A Modest Proposal for Intergenerational Transfers
In the ancestral environment, grandparents helped educate and protect the young. Perhaps that's why us old folks have trouble sleeping, and tell long pointless stories.
With modern biology, grandparents can be more involved, financially and with regard to pregnancy timing.
A healthy human female is born with perhaps 1 million oocytes, ready to mature into eggs. A young woman becomes biologically fertile before she is financially and emotionally able to raise a child, leading to lots of out-of-wedlock babies and absent fathers. An older woman may reach menopause before the best opportunities to raise a child. Our bodies do not match our society.
Imagine magic microsurgery - safe cellular-level surgery to remove all of a female's oocytes before birth. These cells are studied, sequenced (by sequencing the polar bodies?), and characterized. Most eggs can produce healthy babies, some might carry genetic disease.
The healthy eggs are stored in liquid nitrogen, the risky eggs are modified just enough to fail at conception. Those are replaced in the prebirth female baby, and she will carry them through life.
The eggs are held in trust by the woman PLUS her parents and other trusted advisors. When she decides to conceive, healthy and undamaged eggs are available for in vitro fertilization and implantation (the father's sperm can be saved during youth and sorted as well).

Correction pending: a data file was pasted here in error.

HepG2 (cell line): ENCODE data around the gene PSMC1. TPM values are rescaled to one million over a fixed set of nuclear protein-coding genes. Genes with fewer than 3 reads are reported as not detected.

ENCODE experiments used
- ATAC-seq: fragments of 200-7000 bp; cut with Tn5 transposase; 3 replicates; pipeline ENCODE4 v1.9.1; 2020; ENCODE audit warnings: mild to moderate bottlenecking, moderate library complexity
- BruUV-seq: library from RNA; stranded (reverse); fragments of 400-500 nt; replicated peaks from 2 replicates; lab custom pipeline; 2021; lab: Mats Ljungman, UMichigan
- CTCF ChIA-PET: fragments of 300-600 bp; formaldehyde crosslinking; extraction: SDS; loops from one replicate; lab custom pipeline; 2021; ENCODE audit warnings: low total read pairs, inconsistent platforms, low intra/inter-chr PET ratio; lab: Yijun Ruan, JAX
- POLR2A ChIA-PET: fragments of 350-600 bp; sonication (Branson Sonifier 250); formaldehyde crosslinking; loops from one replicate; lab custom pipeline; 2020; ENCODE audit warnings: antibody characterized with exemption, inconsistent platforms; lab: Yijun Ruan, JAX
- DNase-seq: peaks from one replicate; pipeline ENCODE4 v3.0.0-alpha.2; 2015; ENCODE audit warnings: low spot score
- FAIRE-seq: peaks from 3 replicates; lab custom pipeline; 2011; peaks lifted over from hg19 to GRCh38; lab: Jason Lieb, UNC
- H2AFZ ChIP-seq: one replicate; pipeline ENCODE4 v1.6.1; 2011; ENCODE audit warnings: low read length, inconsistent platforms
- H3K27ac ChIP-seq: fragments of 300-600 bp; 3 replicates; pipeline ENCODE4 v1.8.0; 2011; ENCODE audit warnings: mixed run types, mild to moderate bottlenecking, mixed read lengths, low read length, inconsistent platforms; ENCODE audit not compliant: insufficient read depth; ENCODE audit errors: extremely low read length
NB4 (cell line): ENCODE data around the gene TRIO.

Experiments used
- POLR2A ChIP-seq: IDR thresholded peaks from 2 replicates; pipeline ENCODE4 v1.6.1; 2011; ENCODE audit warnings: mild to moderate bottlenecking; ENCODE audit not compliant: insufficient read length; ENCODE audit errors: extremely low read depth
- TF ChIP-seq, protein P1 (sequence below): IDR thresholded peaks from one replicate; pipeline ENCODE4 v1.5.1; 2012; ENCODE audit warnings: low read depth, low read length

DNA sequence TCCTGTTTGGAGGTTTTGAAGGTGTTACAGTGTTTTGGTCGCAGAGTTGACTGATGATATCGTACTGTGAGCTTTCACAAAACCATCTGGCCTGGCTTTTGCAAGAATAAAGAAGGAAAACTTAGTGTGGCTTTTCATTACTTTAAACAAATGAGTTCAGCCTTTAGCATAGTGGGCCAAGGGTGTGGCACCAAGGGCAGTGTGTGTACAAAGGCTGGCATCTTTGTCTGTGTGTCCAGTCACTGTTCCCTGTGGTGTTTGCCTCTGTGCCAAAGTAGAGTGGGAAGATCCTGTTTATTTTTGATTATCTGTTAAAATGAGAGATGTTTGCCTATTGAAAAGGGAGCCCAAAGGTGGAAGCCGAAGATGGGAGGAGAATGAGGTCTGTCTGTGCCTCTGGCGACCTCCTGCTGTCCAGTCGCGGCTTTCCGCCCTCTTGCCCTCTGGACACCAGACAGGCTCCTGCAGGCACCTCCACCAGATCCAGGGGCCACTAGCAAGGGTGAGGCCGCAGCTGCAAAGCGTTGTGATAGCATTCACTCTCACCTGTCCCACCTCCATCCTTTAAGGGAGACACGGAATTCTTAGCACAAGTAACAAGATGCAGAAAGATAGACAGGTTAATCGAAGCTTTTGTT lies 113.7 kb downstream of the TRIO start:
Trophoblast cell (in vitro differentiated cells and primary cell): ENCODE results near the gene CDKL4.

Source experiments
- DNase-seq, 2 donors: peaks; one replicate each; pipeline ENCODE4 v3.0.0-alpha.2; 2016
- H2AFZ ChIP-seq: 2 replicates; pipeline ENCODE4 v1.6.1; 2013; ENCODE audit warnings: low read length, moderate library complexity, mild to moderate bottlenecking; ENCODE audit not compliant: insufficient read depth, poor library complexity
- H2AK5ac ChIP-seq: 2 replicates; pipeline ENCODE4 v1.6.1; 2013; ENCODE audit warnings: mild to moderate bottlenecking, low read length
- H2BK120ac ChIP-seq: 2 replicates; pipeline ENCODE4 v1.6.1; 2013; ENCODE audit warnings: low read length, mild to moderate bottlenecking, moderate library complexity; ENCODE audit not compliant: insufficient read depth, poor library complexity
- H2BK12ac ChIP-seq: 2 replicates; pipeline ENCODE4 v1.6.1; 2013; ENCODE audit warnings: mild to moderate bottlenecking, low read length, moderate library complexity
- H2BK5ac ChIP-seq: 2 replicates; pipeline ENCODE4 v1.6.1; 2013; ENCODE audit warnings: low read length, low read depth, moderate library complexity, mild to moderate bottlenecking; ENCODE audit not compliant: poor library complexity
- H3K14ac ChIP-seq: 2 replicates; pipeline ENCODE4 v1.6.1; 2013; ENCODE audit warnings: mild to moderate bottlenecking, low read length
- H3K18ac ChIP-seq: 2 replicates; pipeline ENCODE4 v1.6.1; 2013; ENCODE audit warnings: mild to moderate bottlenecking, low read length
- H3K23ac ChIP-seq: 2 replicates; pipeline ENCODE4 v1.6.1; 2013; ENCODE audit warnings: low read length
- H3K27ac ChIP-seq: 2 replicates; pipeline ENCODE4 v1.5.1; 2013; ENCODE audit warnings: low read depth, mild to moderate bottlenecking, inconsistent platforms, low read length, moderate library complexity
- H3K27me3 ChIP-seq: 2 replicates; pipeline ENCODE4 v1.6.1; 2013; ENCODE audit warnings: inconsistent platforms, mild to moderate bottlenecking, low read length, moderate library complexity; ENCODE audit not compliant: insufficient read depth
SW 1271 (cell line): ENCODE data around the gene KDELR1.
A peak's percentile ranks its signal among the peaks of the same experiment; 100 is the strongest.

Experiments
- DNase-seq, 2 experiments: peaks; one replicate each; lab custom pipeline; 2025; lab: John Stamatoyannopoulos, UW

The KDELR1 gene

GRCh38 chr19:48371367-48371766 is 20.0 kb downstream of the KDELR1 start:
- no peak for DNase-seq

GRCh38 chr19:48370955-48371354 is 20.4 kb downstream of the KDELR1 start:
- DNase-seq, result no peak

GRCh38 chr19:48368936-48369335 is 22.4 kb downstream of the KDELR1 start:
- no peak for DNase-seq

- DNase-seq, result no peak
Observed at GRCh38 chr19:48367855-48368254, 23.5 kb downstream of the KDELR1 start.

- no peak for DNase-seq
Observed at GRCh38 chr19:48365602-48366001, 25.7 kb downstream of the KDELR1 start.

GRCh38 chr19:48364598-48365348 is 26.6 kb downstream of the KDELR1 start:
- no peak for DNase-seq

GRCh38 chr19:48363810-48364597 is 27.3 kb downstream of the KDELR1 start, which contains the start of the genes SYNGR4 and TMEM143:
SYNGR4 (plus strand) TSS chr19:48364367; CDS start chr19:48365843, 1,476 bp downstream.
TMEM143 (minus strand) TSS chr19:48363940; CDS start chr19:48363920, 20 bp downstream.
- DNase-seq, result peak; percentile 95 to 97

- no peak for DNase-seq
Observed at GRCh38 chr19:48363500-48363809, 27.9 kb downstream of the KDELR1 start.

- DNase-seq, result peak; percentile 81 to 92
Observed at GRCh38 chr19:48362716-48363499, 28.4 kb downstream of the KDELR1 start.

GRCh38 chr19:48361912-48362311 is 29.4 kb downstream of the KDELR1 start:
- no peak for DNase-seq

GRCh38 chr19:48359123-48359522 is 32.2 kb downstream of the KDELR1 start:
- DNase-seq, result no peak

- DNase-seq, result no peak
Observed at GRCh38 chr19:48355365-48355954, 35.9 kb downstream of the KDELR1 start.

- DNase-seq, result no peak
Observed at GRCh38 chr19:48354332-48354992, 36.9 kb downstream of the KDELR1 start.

Socially, this process should involve decisions about the financial support and education and adulthood-launch of the child, provided by the grandparents in late middle age in return for supporting the grandparents in their extreme old age. Contractual intergenerational obligations and gifts can preserve wealth and make sure children and seniors are properly supported. If the bio-grandparents flake out, other childless people can assume responsibility, perhaps spreading their bets over multiple children whose conception they helped plan.
If the eggs are properly protected, that will allow women to take risks (exposure to space radiation, perhaps) without risking their children. With sorting, it could wipe out genetic diseases in a few generations.
I'll leave it to the financial planners and psychologists to figure out how to structure the relationships.
The Ick factor is huge - but most people find thinking about the future icky. The pioneers will have a lot to sort out, and great rewards for doing so.